HALLOWELL — David Weeda led the parade for the late Martin Swinger in the same way Swinger lived his life — through music and love.

“He was about love and found a way to deliver it through his music,” Weeda said. “We will continue to do that.”

Weeda headed the parade playing bagpipes, as individuals outfitted in rainbow attire followed close behind Sunday afternoon. Swinger died unexpectedly in July at age 66. He was known for his music and for hosting and producing the TV game show “ALIVE! From Johnson Hall.”

Kerry Wilkins-Deming organized the parade honoring Swinger, which she said she hoped was a fitting celebration for his persona that was “larger than life and full of love and joy.” She met Swinger through his music at the Common Ground Fair and said her children have grown up with him. They were also at the parade.

“He radiated kindness,” she said.

The parade was scheduled to be followed by an evening concert and celebration at Gardiner’s Johnson Hall. Wilkins-Deming said that the two events, one in Gardiner and one in Hallowell, underline the fact that Swinger had a positive impact on both municipalities.


Swinger and his husband Brian Kaufman were among the first same-sex couples in Maine, having gotten married in Hallowell in 2012. The couple had been together 36 years at the time of Swinger’s death and had moved to Asbury Park, New Jersey.

At the parade, Kaufman sat in the back of a convertible next to a life-sized cardboard cutout of Swinger, along with their dog, Riddle, who was dressed in her own rainbow outfit. Through tears, Kaufman said Swinger will be remembered for his activism for the LGBTQA+ community as well as for his part in restoring Johnson Hall.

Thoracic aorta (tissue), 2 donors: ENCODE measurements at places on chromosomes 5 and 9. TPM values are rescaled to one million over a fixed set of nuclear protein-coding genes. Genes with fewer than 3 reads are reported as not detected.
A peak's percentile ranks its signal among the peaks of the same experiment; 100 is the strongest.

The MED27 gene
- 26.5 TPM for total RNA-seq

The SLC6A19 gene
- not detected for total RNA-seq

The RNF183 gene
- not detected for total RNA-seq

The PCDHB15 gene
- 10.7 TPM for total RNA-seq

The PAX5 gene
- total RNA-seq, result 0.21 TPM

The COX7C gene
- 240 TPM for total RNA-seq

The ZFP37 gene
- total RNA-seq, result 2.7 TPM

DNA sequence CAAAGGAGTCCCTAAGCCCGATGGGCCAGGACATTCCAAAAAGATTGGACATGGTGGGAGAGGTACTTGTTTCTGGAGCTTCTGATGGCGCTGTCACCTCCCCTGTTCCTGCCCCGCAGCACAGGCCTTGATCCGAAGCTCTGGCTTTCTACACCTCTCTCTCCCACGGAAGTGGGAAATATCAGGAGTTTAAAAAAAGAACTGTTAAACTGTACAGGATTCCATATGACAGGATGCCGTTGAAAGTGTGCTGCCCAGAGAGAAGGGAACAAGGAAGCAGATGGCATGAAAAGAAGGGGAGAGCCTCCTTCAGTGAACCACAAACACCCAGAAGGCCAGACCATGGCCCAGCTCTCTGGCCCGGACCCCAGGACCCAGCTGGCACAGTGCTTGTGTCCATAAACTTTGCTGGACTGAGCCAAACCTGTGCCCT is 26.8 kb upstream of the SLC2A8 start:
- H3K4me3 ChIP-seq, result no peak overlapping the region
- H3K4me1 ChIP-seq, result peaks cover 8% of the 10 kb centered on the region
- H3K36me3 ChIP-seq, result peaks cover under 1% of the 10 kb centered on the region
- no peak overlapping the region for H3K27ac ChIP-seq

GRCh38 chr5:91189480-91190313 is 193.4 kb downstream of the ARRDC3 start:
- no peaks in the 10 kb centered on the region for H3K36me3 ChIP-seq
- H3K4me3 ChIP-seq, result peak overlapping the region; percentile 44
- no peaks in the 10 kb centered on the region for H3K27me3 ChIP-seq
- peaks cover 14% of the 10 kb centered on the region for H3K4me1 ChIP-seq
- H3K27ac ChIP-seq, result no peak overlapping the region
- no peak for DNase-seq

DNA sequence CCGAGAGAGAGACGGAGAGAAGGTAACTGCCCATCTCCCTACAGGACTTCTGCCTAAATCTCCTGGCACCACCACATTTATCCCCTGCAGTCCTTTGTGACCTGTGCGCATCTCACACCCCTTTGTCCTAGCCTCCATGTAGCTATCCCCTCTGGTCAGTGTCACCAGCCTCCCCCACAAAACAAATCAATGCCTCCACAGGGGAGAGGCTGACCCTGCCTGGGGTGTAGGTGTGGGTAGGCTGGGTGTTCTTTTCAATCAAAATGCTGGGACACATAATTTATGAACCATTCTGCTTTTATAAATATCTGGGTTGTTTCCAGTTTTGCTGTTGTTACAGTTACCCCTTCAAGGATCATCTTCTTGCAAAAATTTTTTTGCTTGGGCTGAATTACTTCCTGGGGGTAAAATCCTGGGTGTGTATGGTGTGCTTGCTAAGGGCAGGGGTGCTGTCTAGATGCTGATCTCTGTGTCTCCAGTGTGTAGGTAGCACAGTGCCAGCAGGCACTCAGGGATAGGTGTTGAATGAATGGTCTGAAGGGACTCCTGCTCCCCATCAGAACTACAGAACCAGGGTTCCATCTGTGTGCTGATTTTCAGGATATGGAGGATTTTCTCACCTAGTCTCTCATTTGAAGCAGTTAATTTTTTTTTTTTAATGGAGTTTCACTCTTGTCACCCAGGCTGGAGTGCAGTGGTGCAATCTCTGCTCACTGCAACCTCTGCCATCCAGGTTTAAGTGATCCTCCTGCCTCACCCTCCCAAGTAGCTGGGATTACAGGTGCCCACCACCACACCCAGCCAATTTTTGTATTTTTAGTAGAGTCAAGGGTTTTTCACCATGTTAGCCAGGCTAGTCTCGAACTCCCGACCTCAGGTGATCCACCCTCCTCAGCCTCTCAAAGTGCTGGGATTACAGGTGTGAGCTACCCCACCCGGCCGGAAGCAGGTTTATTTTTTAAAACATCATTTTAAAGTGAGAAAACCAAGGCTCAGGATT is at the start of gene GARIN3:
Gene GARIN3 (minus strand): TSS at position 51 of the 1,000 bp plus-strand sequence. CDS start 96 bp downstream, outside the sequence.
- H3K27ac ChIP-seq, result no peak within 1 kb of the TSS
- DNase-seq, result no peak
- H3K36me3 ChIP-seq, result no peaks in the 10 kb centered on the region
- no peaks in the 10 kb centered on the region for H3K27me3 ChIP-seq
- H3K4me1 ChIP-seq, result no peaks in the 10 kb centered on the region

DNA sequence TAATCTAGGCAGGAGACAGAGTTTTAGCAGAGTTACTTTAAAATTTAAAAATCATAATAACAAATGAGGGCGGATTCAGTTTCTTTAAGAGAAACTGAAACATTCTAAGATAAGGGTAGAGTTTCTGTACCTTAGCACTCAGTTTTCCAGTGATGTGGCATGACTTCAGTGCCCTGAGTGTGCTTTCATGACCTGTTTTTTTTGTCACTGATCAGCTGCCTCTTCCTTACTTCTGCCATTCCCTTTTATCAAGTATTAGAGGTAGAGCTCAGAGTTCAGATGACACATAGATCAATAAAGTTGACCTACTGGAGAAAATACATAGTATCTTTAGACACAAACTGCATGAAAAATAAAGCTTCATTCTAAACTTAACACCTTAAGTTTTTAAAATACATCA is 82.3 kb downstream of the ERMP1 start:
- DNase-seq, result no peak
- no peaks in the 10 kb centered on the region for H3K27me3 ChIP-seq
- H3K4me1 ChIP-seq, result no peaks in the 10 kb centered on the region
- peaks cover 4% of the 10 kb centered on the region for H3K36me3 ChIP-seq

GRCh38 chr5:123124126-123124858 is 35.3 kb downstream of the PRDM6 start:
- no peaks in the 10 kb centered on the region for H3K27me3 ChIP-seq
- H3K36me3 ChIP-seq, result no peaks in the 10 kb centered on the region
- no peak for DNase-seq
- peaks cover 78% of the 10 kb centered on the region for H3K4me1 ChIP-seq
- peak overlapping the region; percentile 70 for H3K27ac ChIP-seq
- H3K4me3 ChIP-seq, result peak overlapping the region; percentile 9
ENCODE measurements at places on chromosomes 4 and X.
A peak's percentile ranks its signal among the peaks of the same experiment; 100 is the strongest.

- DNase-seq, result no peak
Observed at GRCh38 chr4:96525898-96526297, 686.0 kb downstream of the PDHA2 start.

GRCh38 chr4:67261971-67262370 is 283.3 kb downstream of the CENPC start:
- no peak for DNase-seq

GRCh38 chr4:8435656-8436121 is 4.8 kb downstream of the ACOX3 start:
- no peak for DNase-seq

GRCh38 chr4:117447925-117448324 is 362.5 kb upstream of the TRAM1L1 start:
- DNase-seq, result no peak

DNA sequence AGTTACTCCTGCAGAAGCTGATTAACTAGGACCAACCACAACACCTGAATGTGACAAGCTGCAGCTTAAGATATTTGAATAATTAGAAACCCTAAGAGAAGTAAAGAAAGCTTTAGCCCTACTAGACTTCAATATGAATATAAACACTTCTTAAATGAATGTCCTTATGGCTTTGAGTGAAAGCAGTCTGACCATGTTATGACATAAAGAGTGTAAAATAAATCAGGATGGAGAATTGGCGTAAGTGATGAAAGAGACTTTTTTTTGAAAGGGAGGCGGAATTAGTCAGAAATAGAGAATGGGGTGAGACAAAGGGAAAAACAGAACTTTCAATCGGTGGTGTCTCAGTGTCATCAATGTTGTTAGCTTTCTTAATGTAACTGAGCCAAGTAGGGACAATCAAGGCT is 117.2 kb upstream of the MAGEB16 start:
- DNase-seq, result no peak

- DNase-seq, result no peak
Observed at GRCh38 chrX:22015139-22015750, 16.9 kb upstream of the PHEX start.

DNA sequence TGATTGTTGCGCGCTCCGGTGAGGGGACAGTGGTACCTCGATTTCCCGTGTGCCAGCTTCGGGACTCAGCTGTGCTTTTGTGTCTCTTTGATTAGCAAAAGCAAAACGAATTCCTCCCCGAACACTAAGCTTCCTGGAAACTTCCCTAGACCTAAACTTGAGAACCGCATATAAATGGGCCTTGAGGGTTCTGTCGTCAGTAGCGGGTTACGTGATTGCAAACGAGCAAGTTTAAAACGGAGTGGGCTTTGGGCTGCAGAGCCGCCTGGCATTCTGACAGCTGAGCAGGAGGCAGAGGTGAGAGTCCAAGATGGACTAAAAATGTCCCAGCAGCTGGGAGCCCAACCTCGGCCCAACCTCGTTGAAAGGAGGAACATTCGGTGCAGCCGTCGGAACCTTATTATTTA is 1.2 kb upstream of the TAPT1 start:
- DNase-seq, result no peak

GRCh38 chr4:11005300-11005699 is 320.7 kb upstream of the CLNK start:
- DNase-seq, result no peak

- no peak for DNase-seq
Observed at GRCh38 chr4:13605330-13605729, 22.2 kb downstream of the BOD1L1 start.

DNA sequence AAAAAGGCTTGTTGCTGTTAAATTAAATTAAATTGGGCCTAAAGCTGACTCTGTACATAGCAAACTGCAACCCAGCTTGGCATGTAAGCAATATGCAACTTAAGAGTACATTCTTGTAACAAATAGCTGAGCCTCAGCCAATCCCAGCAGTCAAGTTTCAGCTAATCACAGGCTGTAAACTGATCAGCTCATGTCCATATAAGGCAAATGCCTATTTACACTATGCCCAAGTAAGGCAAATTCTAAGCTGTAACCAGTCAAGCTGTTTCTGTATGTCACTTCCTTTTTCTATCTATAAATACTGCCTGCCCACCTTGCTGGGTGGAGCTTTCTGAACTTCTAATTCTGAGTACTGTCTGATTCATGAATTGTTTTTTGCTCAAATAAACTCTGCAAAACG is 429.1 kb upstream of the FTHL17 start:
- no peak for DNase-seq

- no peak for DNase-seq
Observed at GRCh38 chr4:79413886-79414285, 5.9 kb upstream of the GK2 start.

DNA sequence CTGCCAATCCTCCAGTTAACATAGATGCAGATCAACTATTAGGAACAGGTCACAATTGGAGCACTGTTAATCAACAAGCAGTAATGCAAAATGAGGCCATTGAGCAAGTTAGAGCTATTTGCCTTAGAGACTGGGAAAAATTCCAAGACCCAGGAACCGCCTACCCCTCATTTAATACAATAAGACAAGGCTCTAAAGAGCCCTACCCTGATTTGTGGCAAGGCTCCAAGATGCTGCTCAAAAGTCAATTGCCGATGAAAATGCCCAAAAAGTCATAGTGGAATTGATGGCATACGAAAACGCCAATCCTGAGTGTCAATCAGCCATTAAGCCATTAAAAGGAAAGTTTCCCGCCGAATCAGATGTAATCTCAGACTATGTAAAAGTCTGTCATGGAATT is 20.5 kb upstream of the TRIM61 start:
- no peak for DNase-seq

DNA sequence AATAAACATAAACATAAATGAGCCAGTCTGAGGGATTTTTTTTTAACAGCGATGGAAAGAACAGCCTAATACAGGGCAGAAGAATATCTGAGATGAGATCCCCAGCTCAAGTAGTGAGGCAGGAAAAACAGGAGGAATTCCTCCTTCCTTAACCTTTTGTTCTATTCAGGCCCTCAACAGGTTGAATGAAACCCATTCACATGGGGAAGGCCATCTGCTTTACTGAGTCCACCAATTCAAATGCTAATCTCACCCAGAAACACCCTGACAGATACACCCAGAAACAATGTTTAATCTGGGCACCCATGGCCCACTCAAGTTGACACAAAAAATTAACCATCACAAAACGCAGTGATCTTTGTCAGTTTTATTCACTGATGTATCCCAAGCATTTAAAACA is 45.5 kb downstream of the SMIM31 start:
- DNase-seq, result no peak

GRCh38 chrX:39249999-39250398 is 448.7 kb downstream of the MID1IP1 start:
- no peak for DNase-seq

Recently, Swinger won a People’s Choice Award for his video concert series “Rainbow Room,” which he started during the pandemic.

Brian Kaufman rides with a life-size cardboard cutout of his late husband, Martin Swinger. Kaufman traveled from his home in New Jersey to celebrate Swinger’s life. Emily Duggan/Kennebec Journal

One parade attendee, Barbara Carr, is from Troy, New York, but found herself in the area during the parade. She tuned in to Swinger’s Rainbow Room every Tuesday and called it her “only regular social event.” She met Kaufman five years ago and started watching the event weekly on Facebook Live, per his recommendation.

Something similar was true for Suzanna Dee, who drove to the parade from Grand Lake Stream in Maine.

“I loved them so much,” Dee said. “His death shook me and broke my heart. When I watched the last Zoom concert, I didn’t know he would be gone by the next Tuesday.”

Weeda recalled his last contact with Swinger. It was back in June, a month before his death. Weeda had just organized the first LGBTQA+ Pride event in Bucksport and Swinger called to interview him on his radio show. Weeda played the bagpipes on the air.

“It was a great way to say goodbye, although we hadn’t know it was goodbye yet,” he said.

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